By Yehonathan Tommer
Under Israel’s disengagement plan, set to begin in early September, four Jewish settlements in the northern West Bank are to be evacuated, after the withdrawal of 21 agricultural communities and one regional town in the Gaza Strip has been completed by the Jewish New Year, October 3, 2005.
While local and international media have spotlighted the mass settler resistance movement in the Gaza Strip, opinions in the north are openly divided. Residents of San-or and Homesh fervently oppose their eviction and say unanimously that they will resist Israeli law enforcement authorities forcibly removing them from their homes. On the other hand residents of Ganim and Kadim, having come to terms with the government’s evacuation decision, are claiming compensation for relocating homes and businesses and making quiet arrangements for alternate housing in different parts of Israel, ahead of evacuation day.
Miriam Adler, a 28-year old mother of six, says that San-or in the Samarian highlands, is her home and no-one will force her to leave. “No government has the right to uproot Jews from Eretz Israel,” she says. “If soldiers arrive, more than 10,000 people will be here shoulder to shoulder lying on the road to San-or and on the streets inside our village to prevent us from being evicted. I have no intention of walking away voluntarily. On eviction day, I will be where I have to be – at home with my children, like the rest of my neighbours. We’ll resist passively and won’t initiate violence. If we are attacked [by Israeli soldiers] we will not turn the other cheek and but return in kind. There will be no use of weapons.”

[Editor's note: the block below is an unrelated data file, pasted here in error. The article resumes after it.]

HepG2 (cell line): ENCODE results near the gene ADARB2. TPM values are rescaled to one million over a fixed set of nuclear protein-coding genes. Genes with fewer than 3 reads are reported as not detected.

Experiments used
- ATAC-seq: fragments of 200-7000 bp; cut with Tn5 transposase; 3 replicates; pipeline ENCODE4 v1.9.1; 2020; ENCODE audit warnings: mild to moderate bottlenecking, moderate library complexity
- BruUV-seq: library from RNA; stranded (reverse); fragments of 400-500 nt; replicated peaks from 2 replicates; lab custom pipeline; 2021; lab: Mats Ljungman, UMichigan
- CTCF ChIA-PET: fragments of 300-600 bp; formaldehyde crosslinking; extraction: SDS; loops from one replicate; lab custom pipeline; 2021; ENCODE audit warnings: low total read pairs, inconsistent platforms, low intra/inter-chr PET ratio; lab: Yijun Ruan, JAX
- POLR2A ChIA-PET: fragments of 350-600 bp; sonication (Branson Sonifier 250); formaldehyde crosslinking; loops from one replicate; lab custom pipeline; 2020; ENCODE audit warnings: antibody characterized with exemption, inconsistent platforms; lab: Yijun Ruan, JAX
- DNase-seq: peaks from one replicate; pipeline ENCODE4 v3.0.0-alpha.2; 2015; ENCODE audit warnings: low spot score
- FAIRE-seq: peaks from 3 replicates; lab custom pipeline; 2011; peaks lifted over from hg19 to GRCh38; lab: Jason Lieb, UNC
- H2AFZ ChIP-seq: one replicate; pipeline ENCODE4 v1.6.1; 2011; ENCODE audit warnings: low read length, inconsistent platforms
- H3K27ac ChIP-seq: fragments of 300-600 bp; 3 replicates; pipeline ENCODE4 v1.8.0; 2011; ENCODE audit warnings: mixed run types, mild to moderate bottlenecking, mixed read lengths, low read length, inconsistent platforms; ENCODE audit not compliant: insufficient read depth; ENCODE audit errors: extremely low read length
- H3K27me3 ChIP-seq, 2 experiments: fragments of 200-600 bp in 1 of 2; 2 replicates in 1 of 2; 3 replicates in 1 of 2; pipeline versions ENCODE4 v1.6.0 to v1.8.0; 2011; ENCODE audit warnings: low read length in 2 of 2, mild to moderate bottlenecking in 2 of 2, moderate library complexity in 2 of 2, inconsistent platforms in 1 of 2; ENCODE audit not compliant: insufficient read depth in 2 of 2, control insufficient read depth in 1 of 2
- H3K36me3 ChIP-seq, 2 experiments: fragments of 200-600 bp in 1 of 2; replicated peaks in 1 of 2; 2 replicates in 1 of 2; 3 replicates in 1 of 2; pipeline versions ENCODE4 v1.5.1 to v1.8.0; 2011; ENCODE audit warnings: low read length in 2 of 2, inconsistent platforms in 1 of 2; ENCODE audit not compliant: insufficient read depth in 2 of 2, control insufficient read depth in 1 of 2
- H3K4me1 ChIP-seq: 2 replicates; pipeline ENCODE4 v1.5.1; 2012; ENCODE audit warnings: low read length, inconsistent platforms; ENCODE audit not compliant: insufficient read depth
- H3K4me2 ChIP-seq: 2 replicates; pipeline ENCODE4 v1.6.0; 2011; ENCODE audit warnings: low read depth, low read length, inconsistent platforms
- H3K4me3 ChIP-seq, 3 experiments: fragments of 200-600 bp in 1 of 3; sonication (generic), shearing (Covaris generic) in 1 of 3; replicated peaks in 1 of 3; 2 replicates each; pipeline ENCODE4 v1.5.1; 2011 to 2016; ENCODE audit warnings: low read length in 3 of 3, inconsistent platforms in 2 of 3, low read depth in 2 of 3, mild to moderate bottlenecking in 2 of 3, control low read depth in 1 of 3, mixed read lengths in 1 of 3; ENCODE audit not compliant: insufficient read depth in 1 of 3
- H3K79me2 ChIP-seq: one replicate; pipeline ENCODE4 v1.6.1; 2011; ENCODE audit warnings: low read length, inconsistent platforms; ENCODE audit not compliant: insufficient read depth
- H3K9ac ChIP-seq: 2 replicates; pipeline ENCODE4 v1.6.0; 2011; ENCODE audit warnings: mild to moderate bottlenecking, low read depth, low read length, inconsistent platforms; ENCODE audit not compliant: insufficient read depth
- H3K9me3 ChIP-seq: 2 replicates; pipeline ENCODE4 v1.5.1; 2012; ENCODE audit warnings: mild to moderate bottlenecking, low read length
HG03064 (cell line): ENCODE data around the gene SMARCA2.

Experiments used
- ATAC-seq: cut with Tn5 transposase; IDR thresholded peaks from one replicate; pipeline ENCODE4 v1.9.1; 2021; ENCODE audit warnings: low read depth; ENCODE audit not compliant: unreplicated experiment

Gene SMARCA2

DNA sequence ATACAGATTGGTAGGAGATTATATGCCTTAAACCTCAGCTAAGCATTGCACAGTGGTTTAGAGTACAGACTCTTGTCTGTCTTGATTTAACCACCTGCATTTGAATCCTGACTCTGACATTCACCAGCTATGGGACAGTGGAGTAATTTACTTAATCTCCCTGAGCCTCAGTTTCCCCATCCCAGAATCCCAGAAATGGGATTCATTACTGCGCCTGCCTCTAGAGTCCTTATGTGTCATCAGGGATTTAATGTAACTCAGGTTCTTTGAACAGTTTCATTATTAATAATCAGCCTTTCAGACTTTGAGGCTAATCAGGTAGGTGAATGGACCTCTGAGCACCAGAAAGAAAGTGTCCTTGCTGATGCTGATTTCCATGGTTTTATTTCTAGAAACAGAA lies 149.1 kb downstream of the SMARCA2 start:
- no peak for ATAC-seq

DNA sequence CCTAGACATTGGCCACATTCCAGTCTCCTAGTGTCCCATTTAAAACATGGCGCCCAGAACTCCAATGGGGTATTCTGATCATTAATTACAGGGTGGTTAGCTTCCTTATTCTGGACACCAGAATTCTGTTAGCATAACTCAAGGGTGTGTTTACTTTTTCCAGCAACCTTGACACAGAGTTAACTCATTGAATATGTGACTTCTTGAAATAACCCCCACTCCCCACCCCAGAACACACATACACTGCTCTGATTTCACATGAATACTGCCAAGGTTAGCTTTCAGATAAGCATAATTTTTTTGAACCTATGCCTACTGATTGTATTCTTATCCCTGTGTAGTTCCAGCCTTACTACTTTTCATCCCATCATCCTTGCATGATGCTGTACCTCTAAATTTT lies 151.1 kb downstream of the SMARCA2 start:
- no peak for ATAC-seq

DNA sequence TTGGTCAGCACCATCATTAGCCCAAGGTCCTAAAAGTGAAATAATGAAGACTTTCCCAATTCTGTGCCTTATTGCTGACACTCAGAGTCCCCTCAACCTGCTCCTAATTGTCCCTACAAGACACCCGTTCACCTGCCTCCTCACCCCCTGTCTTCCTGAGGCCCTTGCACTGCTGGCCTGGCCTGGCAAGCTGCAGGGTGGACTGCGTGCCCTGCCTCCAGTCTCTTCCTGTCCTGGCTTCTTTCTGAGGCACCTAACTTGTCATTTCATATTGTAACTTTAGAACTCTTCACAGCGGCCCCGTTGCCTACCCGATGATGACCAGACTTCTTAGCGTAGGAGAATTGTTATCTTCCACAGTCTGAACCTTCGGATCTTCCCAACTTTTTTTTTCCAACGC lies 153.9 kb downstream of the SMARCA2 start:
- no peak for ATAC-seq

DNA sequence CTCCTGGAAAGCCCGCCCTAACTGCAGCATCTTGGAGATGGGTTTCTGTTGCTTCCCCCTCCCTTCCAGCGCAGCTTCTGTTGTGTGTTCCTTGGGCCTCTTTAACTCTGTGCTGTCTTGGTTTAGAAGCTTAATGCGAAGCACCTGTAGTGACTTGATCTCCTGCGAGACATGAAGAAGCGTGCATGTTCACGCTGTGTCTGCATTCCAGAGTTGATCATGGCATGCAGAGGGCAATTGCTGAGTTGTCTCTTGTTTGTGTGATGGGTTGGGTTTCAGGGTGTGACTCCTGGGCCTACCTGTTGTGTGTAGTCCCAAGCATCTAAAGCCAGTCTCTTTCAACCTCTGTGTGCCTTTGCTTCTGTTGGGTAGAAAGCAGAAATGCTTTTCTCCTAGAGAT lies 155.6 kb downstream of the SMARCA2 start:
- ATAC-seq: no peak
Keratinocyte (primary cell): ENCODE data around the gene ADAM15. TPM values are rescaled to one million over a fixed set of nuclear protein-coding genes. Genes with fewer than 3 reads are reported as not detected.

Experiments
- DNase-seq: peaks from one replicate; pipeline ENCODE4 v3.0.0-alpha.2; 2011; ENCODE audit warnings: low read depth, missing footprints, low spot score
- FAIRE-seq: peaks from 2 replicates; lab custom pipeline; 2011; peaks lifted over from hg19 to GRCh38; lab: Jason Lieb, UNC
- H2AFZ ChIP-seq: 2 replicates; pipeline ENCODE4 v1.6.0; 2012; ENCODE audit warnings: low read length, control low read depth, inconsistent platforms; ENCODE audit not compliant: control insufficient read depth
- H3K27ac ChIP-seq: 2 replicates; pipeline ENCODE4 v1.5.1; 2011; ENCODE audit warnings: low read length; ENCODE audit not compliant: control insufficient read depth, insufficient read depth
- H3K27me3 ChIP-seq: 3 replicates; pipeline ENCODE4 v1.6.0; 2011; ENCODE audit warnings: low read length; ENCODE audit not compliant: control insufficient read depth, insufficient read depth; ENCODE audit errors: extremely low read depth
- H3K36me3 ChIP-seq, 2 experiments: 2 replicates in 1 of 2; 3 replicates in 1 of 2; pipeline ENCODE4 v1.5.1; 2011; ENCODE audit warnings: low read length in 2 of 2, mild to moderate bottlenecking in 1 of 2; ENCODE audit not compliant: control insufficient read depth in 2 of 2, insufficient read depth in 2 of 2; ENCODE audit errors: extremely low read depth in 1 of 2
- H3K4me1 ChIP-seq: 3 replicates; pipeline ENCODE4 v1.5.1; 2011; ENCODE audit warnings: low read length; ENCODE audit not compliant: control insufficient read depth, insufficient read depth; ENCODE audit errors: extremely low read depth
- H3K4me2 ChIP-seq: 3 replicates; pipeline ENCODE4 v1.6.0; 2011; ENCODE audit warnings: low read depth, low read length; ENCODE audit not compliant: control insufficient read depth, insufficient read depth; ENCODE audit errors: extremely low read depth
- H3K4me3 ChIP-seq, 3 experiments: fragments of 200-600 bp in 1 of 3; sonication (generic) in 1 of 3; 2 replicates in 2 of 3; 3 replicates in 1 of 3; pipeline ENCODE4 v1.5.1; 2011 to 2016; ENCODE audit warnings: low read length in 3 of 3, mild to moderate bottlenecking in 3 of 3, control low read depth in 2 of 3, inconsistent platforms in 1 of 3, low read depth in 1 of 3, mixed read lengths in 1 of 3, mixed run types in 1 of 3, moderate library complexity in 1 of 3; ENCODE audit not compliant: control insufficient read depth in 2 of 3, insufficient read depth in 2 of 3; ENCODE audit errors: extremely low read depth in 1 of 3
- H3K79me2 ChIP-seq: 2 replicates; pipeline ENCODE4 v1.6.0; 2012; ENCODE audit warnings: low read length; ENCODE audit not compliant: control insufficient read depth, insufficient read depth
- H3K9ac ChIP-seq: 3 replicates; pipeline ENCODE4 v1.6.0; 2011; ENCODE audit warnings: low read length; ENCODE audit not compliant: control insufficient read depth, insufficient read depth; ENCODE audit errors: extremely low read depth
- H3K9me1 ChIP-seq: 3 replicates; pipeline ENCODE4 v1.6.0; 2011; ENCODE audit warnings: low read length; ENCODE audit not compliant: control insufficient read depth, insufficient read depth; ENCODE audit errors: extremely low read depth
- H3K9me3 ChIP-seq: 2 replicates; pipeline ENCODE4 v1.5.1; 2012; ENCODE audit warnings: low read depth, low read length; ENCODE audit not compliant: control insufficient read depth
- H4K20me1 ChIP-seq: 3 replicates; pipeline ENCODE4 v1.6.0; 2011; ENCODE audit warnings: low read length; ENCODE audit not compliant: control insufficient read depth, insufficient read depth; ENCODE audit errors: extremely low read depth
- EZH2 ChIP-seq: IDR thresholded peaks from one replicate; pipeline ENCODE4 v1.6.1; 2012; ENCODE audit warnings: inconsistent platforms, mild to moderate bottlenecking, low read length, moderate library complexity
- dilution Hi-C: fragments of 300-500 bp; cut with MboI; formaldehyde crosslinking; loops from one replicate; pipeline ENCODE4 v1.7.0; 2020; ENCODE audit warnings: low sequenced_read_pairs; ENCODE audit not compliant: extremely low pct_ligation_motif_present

Adler, San-or’s social affairs secretary joined the community more than two years ago from Kiryat Arba near Hebron where she was brought as a 10-year old by her “refusenik” parents who immigrated to Israel from the former Soviet Union.
She rejects the Government’s disengagement decision as “undemocratic, illegal and illegitimate because it was not popularly approved by a national referendum.” As an observant Jew, she considers herself guided ultimately by “a higher law — the Torah teachings and its precepts of Jewish ethics and morals – which commands Jews to settle the land of Israel and prohibits them from conceding any part of it to non-Jews.”
According to polls 65% of all Israelis support Mr. Sharon’s disengagement plan. Adler questions their accuracy, convinced and angered that many of her countrymen are indifferent to the “just struggle.”
San-or, north of Jenin, was originally settled in 1987 by a group of 12 artists from the former Soviet Union. It was largely abandoned in 2001, the first year of the Second Intifada. Two years later San-or was resettled by 30 religiously observant families and today is inhabited by some 170 persons including 33 yeshivah (Torah seminary) students.
No resident at San-or has applied to the Disengagement Authority, which was created a year ago to process individual compensation claims, and its director Yonatan Basi was barred from entering the settlement.
Similar sentiments are voiced at nearby Homesh. Here on a hilltop lookout, Israel’s coastal cities of Netanya and Tel Aviv some 25 to 35 kilometres away are visible on a clear day. Ariel Sharon regularly brought Israeli politicians here, along with Christian coalition support groups, Jewish fundraisers and American congressmen to show them Israel’s vulnerable borders, said Menorah Hazan. “Now he [the Prime Minister] wants to throw it all away and hand over our homes to terrorists who want to destroy us.”